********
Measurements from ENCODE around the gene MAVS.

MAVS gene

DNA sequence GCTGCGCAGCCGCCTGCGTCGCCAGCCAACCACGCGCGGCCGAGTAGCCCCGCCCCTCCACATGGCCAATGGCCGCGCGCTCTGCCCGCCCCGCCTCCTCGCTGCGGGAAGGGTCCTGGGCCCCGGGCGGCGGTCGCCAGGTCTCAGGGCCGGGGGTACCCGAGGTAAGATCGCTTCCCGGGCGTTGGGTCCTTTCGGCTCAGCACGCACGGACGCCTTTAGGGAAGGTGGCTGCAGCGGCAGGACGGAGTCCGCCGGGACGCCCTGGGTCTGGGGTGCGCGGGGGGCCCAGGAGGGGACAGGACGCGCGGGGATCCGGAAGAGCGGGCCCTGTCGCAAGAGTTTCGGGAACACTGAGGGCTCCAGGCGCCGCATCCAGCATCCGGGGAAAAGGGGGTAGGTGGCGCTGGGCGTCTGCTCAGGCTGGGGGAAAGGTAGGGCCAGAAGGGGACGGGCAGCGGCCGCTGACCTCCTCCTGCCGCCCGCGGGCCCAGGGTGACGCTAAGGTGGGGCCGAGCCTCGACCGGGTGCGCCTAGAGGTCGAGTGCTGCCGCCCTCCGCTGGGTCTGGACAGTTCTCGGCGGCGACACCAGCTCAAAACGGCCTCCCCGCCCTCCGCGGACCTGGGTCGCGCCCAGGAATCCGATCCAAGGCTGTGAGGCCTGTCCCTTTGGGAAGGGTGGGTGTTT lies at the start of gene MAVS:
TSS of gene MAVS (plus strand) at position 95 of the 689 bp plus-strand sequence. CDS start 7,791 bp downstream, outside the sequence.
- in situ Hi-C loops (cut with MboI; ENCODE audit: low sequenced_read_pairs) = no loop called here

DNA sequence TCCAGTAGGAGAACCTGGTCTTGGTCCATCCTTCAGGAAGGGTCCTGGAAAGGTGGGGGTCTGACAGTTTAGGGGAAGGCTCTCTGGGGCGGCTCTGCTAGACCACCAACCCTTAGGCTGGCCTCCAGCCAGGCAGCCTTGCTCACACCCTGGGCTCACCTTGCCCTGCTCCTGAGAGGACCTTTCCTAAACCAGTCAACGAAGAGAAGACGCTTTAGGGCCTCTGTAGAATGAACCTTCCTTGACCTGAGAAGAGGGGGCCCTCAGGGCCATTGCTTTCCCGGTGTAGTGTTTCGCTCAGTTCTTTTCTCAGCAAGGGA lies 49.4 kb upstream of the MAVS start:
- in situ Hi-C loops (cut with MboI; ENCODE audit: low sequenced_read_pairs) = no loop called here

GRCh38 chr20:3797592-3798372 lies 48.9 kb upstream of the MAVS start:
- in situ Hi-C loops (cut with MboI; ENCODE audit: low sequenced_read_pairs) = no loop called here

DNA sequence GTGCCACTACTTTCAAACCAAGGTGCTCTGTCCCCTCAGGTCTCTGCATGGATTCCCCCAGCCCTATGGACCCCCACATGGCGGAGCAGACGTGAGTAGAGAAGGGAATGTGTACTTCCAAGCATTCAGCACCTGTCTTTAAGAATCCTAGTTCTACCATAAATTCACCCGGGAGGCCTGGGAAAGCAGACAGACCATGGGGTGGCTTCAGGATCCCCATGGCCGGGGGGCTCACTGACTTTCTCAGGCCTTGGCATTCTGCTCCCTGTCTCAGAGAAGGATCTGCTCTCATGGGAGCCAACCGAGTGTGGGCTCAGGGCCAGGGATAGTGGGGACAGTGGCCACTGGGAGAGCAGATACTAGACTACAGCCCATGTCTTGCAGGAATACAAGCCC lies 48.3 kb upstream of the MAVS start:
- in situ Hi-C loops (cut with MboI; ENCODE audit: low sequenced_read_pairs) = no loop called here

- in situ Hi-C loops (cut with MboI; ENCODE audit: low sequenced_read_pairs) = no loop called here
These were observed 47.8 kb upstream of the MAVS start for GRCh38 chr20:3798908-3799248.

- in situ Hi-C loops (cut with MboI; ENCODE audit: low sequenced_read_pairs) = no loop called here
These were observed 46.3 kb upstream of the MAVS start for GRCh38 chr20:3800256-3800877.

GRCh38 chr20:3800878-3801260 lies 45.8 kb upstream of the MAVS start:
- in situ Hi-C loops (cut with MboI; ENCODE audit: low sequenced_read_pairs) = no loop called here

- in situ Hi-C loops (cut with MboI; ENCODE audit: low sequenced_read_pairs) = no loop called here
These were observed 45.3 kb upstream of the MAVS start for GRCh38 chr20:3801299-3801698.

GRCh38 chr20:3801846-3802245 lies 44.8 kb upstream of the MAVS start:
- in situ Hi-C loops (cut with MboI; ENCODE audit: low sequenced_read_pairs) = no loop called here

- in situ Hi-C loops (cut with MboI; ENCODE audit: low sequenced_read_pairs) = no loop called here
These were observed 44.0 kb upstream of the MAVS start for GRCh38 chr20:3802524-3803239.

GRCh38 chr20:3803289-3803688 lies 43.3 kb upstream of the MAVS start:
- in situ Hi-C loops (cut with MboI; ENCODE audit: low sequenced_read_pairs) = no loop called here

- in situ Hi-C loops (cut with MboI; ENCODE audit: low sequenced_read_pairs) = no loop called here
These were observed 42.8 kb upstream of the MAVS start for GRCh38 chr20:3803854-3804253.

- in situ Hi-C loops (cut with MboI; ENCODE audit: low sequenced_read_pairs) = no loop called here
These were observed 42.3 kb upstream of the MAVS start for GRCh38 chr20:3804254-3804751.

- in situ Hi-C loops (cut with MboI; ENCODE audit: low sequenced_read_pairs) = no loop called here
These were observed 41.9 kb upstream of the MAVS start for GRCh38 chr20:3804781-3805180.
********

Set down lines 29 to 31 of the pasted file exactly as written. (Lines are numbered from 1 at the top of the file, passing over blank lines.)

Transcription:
These were observed 42.3 kb upstream of the MAVS start for GRCh38 chr20:3804254-3804751.

- in situ Hi-C loops (cut with MboI; ENCODE audit: low sequenced_read_pairs) = no loop called here
These were observed 41.9 kb upstream of the MAVS start for GRCh38 chr20:3804781-3805180.